So weight of the bike overall still has alot to do with the actual spec of the bike itself and many companies don't pay much attention to that because they scrimp on that to cover the cost of the e system and keep the price inline. It looks like the pricing in the EU is in the 2000 to 2500 EU range. Sales figures are high over there so that must be what the market is willing to bear?

    Some companies like Haibike and KTM are obviously paying more attention to bike spec and are hip to the fact that a bb drive system like the Bosch is good competition for the hub systems and I think you will see more bb drives in the future. Hopefully the EU market will saturate enough to drive down the price before they come over here but if we want a more powerful system that will probably negate any decrease because of the extra cost of the battery upgrade. Having a company like Bosch in on the game with their expertise in the battery field sure is a positive though. But in the end you will probably always be able to piece together a system for less money that has better performance.
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    Wow, I'm surprised nobody has mentioned the Stealth Electric Bike. Definitely the slickest electric MTB out there in my opinion. Crazy expensive at around $7000 I think but its more of an electric dirtbike with pedals if you ask me.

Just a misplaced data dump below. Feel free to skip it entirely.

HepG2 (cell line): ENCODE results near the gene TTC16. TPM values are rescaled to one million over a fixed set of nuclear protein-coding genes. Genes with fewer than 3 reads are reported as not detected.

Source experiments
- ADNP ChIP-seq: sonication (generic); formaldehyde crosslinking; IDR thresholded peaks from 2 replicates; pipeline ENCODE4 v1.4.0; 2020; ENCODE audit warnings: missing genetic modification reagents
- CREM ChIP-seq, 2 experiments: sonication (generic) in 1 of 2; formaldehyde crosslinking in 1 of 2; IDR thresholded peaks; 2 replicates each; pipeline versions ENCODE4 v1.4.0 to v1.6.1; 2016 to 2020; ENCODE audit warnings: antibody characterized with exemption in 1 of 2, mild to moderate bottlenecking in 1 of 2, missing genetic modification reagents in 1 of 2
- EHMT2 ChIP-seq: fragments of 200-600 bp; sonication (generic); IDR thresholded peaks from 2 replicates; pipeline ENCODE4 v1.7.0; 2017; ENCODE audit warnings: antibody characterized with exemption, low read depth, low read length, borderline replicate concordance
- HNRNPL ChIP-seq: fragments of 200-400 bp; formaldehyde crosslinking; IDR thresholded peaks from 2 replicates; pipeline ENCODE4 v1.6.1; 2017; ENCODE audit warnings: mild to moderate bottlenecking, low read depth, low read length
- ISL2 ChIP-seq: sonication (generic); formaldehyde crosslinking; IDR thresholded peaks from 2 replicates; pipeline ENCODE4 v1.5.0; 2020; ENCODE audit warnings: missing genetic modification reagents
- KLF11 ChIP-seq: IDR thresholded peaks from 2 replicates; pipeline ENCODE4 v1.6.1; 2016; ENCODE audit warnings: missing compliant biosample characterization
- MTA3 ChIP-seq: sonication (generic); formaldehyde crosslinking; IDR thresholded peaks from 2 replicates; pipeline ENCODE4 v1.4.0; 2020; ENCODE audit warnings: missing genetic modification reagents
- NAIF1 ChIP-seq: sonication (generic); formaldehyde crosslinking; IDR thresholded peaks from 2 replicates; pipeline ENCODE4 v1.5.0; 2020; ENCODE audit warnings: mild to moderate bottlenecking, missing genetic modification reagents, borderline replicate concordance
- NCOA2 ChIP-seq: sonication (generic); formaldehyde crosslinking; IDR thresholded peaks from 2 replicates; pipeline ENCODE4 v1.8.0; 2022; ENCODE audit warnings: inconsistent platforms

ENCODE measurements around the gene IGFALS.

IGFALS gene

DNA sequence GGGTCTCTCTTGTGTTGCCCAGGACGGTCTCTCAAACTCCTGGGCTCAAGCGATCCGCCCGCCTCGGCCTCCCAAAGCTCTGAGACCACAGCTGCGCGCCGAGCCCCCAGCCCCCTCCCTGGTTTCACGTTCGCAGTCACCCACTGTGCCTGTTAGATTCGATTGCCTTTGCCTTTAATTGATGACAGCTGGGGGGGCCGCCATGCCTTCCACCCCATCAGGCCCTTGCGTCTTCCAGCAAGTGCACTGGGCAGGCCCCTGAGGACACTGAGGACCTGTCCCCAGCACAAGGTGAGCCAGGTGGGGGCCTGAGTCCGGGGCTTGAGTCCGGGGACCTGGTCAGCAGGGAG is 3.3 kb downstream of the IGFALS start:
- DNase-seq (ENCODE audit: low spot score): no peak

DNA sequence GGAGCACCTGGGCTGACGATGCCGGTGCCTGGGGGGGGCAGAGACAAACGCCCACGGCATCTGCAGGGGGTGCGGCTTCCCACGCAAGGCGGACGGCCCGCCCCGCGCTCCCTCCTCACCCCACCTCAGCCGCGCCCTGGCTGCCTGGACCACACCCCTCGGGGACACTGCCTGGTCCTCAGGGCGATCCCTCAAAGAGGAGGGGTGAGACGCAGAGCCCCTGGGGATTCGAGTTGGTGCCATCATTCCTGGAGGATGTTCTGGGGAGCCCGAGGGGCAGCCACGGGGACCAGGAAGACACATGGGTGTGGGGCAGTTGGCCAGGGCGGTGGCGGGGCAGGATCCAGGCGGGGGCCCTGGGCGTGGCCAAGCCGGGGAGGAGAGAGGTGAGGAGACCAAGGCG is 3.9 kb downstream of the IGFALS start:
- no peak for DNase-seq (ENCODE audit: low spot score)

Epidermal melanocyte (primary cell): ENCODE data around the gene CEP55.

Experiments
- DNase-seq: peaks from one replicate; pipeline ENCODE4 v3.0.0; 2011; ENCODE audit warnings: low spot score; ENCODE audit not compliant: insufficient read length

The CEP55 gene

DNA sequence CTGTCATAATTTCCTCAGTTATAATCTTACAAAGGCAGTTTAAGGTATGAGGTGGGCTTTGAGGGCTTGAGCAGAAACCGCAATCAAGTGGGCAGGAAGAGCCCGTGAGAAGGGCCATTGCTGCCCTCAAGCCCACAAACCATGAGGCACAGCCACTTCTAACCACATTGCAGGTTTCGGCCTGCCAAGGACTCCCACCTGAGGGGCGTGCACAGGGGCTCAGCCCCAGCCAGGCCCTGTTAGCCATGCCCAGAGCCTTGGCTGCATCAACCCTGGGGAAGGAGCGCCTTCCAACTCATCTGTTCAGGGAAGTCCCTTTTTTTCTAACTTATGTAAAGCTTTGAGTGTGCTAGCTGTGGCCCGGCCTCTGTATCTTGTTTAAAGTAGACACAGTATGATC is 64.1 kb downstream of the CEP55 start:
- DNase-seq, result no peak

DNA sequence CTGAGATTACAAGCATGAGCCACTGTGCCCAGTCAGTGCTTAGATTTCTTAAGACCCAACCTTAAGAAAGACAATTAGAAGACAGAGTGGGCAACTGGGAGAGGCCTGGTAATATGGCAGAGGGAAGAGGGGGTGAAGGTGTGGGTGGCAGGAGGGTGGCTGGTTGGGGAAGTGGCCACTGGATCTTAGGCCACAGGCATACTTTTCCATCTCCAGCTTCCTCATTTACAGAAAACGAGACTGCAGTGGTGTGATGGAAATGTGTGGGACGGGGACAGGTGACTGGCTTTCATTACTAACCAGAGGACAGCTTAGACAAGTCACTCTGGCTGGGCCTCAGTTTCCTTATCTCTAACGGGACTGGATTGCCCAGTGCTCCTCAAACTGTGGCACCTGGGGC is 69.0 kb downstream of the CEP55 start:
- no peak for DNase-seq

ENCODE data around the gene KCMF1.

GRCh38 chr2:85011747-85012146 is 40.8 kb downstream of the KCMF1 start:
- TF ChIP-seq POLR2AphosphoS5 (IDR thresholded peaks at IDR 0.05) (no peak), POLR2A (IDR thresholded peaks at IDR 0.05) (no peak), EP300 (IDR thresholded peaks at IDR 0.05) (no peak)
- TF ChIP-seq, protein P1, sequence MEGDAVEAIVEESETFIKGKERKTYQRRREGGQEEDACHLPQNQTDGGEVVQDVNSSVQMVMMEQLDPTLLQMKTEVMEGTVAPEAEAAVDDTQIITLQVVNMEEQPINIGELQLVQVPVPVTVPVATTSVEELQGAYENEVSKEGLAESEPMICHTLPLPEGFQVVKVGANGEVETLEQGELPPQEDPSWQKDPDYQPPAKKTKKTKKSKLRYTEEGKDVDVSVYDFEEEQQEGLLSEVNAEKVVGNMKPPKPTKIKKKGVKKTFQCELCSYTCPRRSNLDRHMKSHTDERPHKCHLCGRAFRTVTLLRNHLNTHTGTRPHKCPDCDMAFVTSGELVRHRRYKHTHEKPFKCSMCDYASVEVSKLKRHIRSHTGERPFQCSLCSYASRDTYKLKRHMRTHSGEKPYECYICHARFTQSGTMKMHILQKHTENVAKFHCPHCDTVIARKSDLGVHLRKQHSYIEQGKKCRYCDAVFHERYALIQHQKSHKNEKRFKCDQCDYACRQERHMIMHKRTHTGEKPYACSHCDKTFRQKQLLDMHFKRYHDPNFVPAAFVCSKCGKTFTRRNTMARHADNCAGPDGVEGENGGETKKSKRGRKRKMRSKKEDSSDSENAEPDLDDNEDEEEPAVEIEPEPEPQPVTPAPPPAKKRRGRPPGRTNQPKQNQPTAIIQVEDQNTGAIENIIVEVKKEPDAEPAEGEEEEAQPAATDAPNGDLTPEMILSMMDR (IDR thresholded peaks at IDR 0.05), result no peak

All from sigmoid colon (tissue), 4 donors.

My money would go towards the Brammo though.

  16. #16
    tl1
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    Those look awesome

    Quote Originally Posted by CodyMCP View Post
    Wow, I'm surprised nobody has mentioned the Stealth Electric Bike. Definitely the slickest electric MTB out there in my opinion. Crazy expensive at around $7000 I think but its more of an electric dirtbike with pedals if you ask me.



    My money would go towards the Brammo though.

    ...but at 75 or 116 pounds with 750 watt motors that can supposedly do either 3000 or 4500 watts max are they really bicycles? I would really hate to see these 50 MPH things on bicycle trails but they might be fun on motorized trails. A 2011 Yamaha YZ450F is cheaper BTW.

    http://www.stealthelectricbikesusa.com/the-bikes.html

    http://www.yamaha-motor.com/sport/pr...9/0/specs.aspx

  17. #17
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    Sweet!

  18. #18
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    The above all suck because they are electric and can only carry the rider. How about a Mundo 500? It carries you and a great deal more, like how about 200 lbs of items in boxes to the FedEx drop off? And it isn't a crazy looking concept or overly complicated, it actually looks like a bike, a cargo bike really. It already exists right here in the Bay Area and costs less than the above options.